Dont Use Lockdown Regulations To Silence Health Workers, Govt Told

Amnesty International has condemned the use of lockdown regulations by Zimbabwean police to silence health workers and other activists who are legally demonstrating against poor remuneration and poor working conditions.

In a statement, Amnesty International called on authorities to drop charges against health care workers for demanding better wages.

This comes after 13 nurses were arrested on charges of contravening lockdown regulations after they held a demonstration against poor working conditions.

“Zimbabwean authorities are arbitrarily using lockdown regulations to silence medical professionals and activists. The nurses were simply expressing their frustrations with their employer over the failure to address low salaries and longstanding poor working conditions.

“This, like other labour disputes currently unfolding in Zimbabwe, is a result of the neglect of health care services and the failure by the government to provide adequate remuneration,” said Muleya Mwananyanda, Amnesty International’s Deputy Director for Southern Africa

Mwananyanda urged Zimbabwean authorities to stop intimidating, harassing and suppressing dissent and instead start listening to the genuine concerns of healthcare workers.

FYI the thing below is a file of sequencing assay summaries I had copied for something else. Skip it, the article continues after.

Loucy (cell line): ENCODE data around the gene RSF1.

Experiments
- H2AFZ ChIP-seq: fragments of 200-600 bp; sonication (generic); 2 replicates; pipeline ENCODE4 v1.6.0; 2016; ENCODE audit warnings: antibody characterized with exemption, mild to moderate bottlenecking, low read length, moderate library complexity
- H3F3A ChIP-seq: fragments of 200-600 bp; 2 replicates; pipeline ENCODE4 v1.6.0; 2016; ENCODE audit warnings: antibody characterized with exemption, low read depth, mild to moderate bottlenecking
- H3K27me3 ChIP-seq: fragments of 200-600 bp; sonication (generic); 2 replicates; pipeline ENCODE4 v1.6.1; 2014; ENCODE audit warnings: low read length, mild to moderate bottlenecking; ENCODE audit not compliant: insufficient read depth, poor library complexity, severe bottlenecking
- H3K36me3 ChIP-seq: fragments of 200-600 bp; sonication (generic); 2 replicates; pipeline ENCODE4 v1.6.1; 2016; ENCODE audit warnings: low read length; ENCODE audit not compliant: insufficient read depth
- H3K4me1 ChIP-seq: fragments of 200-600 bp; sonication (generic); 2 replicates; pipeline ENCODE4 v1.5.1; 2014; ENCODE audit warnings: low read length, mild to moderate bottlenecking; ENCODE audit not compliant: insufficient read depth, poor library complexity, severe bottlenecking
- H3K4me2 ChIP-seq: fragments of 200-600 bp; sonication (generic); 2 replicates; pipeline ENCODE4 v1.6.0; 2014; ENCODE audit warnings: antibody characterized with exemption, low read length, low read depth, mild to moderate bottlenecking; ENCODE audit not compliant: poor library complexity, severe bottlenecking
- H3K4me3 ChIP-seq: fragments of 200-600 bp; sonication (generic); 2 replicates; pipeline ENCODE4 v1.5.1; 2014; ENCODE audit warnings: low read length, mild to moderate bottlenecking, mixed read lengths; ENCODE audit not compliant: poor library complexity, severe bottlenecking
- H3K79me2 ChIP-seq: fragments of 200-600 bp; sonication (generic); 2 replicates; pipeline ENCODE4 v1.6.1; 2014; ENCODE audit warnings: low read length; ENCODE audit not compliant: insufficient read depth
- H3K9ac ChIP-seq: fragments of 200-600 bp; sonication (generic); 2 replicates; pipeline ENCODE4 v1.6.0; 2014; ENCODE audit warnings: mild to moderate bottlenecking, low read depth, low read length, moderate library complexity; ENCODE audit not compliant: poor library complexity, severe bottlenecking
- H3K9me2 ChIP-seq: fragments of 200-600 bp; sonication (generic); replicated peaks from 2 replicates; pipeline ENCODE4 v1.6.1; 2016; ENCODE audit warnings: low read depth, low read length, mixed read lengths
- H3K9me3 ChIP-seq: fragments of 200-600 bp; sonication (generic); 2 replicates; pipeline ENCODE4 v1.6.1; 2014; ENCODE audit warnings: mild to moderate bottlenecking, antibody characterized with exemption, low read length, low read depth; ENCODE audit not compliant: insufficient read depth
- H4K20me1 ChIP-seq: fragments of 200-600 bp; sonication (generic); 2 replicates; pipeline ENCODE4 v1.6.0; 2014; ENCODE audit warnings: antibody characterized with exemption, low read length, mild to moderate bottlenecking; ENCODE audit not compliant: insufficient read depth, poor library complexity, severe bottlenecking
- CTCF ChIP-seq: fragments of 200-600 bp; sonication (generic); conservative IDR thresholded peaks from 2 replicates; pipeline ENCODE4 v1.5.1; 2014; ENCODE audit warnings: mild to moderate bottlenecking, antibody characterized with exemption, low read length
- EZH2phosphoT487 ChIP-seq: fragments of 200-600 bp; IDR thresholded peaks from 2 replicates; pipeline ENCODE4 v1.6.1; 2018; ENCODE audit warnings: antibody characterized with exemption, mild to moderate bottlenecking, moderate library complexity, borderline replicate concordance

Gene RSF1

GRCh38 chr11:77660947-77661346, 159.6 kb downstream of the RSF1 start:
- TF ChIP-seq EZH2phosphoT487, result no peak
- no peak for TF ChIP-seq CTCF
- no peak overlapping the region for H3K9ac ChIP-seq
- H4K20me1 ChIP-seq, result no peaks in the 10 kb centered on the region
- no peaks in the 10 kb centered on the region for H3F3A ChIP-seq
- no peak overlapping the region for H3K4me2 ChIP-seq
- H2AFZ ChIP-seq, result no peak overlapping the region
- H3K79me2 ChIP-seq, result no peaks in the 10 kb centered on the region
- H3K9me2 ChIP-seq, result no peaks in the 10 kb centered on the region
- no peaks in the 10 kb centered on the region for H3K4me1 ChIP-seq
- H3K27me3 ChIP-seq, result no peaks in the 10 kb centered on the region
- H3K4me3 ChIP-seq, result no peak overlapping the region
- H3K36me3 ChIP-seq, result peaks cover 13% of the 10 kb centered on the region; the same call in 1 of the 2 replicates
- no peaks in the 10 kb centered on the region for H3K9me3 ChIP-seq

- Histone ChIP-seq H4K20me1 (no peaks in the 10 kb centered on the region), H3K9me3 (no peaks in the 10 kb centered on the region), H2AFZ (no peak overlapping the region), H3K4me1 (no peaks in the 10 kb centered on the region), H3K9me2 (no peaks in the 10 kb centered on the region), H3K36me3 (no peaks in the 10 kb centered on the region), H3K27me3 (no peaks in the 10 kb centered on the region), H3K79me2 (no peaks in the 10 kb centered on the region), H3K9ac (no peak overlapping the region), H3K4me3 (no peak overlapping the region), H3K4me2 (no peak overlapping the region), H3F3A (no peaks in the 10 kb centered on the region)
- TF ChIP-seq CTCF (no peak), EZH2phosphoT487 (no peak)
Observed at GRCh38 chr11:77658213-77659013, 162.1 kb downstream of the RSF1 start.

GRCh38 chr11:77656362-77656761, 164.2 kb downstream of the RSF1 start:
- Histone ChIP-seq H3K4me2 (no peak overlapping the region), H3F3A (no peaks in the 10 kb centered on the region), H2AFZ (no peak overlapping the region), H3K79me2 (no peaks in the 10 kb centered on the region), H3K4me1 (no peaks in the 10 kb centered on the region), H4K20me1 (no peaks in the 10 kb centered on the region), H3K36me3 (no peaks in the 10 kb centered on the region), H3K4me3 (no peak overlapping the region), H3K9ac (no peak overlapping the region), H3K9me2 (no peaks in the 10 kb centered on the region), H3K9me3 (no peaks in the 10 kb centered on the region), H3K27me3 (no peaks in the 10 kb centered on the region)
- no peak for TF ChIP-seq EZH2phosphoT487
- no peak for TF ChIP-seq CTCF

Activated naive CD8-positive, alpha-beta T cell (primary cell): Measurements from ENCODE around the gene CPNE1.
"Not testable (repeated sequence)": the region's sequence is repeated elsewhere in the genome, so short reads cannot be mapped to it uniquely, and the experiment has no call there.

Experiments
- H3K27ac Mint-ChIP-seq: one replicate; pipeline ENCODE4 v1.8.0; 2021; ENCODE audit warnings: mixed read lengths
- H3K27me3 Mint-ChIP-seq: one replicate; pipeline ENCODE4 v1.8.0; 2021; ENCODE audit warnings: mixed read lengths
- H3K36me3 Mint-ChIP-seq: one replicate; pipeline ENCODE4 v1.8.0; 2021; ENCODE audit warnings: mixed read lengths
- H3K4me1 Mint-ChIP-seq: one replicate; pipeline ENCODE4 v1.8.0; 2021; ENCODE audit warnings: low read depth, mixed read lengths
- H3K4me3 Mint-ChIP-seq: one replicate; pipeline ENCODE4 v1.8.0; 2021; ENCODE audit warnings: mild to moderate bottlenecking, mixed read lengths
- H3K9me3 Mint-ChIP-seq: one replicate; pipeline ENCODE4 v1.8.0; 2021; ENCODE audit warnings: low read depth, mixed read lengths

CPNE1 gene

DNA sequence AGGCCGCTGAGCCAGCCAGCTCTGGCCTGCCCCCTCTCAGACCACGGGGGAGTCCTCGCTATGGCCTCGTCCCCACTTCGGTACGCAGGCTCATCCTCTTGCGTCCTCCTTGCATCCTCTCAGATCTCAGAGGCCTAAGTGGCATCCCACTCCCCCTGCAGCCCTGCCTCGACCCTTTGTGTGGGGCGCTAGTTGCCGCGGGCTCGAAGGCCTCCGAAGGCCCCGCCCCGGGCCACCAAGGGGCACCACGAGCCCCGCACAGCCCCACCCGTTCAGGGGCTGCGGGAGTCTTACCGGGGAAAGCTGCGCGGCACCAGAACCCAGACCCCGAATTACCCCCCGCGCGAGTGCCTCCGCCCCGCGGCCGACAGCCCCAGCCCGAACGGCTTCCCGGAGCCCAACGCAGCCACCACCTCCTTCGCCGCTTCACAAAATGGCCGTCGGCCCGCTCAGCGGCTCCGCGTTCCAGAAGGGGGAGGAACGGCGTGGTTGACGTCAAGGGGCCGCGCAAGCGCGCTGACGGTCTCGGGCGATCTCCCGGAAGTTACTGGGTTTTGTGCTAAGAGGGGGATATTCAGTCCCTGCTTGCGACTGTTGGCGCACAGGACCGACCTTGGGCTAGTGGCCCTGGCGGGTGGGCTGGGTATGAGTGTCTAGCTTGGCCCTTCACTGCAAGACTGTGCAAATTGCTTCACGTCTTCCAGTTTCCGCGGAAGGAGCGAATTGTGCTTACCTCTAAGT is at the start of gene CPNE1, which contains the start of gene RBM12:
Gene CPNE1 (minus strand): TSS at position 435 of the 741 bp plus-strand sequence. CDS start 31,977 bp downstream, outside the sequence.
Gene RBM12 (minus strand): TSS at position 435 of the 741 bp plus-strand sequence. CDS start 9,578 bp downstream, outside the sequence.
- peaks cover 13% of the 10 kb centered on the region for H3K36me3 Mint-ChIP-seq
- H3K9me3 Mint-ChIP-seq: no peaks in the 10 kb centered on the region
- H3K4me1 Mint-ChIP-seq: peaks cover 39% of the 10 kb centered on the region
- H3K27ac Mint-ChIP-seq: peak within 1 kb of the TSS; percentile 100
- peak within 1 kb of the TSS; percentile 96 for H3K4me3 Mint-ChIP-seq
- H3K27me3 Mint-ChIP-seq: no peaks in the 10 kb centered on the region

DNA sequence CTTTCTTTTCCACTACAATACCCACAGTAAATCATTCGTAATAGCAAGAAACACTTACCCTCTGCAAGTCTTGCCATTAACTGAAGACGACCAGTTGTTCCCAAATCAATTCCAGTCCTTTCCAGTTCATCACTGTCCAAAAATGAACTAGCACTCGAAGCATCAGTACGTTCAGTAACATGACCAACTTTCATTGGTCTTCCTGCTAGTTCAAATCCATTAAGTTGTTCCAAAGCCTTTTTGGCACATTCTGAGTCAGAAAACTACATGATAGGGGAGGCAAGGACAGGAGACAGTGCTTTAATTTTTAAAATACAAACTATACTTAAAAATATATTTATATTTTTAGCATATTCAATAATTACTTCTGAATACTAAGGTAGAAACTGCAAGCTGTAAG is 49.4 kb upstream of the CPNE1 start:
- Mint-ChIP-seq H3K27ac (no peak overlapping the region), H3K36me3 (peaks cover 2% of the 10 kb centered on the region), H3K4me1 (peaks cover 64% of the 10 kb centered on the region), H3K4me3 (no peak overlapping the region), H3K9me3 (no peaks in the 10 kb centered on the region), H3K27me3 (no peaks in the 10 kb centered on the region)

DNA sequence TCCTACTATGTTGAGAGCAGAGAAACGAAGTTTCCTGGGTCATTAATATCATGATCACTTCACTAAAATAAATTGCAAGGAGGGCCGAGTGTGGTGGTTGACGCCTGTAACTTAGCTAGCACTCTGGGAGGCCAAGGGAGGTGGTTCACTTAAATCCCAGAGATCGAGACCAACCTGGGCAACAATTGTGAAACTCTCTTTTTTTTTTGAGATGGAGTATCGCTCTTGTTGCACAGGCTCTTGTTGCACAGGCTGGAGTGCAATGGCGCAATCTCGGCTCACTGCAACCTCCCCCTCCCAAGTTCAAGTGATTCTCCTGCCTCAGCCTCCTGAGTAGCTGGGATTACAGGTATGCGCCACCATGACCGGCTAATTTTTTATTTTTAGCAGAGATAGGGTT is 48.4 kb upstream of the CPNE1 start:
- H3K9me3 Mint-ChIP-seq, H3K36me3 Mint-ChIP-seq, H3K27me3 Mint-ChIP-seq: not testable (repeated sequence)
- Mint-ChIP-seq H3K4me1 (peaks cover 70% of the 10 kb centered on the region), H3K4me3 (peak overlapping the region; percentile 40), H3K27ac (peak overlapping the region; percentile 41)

The Zimbabwe Republic police on Monday arrested 13 nurses at Sally Mugabe Hospital on allegations of contravening section 8(3)(a) of the Public Health (COVID 19 Prevention, Containment & Treatment Regulations).

The nurses were planning to have a feedback meeting on their current labor dispute with their employer over low salaries and poor working conditions.

“The right to just and favorable conditions of work is enshrined in the International Covenant on Economic, Social and Cultural Rights, to which Zimbabwe is a party. It includes the right to fair wages, equal pay for work of equal value, safe and healthy working conditions, reasonable limitations on working hours, protections for workers during and after pregnancy, and equality of treatment in employment,” added Amnesty International.

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